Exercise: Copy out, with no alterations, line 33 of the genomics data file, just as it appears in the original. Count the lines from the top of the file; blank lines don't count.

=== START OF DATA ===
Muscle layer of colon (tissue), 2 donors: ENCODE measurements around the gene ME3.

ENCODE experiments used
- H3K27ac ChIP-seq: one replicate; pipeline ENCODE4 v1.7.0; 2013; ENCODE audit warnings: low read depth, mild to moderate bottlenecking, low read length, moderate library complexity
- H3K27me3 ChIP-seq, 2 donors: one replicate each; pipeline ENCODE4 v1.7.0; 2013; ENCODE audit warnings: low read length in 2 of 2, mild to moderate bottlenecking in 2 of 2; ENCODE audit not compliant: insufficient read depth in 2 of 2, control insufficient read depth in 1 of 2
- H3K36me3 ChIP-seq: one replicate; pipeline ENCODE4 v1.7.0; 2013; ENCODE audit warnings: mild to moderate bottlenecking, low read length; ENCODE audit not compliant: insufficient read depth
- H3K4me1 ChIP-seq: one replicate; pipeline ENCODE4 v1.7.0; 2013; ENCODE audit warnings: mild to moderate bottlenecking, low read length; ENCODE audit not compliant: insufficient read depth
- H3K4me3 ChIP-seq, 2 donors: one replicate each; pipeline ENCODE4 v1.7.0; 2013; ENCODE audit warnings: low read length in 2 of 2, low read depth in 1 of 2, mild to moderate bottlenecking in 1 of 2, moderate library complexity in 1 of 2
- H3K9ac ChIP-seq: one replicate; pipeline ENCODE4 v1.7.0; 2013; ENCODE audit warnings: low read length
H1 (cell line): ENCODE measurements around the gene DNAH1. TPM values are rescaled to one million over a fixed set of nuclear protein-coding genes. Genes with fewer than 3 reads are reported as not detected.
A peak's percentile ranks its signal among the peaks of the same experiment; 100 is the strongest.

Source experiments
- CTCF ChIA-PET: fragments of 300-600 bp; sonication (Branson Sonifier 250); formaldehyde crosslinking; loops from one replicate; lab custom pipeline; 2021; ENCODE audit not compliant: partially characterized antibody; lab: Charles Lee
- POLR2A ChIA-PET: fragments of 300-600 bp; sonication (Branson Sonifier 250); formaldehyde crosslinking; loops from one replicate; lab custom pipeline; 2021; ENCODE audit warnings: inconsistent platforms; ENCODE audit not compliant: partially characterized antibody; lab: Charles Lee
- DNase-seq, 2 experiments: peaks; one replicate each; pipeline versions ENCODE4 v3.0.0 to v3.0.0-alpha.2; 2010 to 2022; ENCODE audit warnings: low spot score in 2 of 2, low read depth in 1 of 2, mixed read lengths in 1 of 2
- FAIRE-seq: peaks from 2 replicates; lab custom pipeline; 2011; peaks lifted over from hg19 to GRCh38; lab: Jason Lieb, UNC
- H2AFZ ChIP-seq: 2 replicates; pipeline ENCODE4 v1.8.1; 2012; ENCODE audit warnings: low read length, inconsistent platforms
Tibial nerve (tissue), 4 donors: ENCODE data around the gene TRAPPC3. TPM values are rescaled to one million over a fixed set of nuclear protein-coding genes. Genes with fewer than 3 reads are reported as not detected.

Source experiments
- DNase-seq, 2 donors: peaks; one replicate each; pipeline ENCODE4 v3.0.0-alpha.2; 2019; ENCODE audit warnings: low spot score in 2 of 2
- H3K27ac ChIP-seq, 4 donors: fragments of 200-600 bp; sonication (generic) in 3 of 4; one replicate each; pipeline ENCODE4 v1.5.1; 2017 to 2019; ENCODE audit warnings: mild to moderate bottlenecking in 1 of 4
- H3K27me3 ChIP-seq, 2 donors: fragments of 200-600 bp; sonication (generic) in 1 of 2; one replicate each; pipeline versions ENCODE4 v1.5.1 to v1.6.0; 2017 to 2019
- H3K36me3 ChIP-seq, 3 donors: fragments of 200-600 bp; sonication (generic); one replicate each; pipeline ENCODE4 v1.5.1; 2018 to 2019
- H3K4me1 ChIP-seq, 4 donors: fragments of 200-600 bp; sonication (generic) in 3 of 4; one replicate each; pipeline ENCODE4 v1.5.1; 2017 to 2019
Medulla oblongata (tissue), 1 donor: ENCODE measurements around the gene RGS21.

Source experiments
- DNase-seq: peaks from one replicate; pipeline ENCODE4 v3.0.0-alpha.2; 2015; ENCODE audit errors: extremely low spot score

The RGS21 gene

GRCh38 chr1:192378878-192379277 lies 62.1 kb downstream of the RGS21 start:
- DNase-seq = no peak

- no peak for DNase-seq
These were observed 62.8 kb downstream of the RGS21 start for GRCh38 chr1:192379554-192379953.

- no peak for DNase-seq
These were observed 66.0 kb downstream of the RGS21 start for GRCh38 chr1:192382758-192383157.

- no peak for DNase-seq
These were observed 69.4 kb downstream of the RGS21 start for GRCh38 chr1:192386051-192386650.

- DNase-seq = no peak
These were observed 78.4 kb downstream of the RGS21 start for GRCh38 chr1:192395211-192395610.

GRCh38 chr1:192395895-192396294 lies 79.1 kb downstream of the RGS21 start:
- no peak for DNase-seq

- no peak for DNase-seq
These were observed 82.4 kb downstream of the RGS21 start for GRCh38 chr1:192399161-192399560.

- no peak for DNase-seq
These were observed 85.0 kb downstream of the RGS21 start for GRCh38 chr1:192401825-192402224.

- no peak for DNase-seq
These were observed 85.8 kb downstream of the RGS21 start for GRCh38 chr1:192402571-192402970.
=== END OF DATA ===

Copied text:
These were observed 66.0 kb downstream of the RGS21 start for GRCh38 chr1:192382758-192383157.